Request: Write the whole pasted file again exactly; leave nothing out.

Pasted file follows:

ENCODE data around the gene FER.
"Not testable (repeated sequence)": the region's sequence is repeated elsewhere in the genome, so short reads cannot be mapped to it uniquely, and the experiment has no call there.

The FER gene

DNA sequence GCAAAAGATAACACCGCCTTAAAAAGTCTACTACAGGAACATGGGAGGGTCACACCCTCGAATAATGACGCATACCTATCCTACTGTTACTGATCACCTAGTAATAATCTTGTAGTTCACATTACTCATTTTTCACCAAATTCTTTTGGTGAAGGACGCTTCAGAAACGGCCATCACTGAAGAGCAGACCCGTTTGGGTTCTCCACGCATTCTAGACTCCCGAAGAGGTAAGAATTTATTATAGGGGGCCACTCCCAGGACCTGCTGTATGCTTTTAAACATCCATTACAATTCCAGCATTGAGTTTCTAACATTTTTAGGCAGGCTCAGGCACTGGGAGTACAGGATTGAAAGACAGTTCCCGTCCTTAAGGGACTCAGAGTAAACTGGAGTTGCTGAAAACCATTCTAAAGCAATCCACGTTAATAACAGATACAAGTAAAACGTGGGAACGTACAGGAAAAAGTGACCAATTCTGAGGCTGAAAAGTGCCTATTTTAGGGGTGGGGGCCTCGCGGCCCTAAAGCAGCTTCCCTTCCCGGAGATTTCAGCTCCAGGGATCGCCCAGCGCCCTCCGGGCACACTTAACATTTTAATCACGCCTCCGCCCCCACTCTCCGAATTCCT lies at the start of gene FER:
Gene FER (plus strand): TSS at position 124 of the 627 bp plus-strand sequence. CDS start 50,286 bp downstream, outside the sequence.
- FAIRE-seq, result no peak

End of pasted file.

ENCODE data around the gene FER.
"Not testable (repeated sequence)": the region's sequence is repeated elsewhere in the genome, so short reads cannot be mapped to it uniquely, and the experiment has no call there.

The FER gene

DNA sequence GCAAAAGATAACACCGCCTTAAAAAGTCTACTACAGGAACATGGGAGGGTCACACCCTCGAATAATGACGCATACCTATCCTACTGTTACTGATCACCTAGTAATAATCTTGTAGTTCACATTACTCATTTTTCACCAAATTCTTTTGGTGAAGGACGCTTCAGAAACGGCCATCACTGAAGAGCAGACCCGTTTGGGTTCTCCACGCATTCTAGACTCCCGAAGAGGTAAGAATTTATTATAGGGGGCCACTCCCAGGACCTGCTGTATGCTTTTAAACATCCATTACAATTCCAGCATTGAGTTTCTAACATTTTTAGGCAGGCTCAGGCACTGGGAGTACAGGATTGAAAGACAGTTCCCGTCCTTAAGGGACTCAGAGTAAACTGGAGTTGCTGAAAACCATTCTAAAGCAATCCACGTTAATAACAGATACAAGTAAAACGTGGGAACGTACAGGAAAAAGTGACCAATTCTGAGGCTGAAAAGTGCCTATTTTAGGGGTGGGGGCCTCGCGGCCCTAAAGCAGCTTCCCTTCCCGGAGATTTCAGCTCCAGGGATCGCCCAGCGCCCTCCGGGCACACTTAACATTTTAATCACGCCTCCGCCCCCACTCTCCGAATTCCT lies at the start of gene FER:
Gene FER (plus strand): TSS at position 124 of the 627 bp plus-strand sequence. CDS start 50,286 bp downstream, outside the sequence.
- FAIRE-seq, result no peak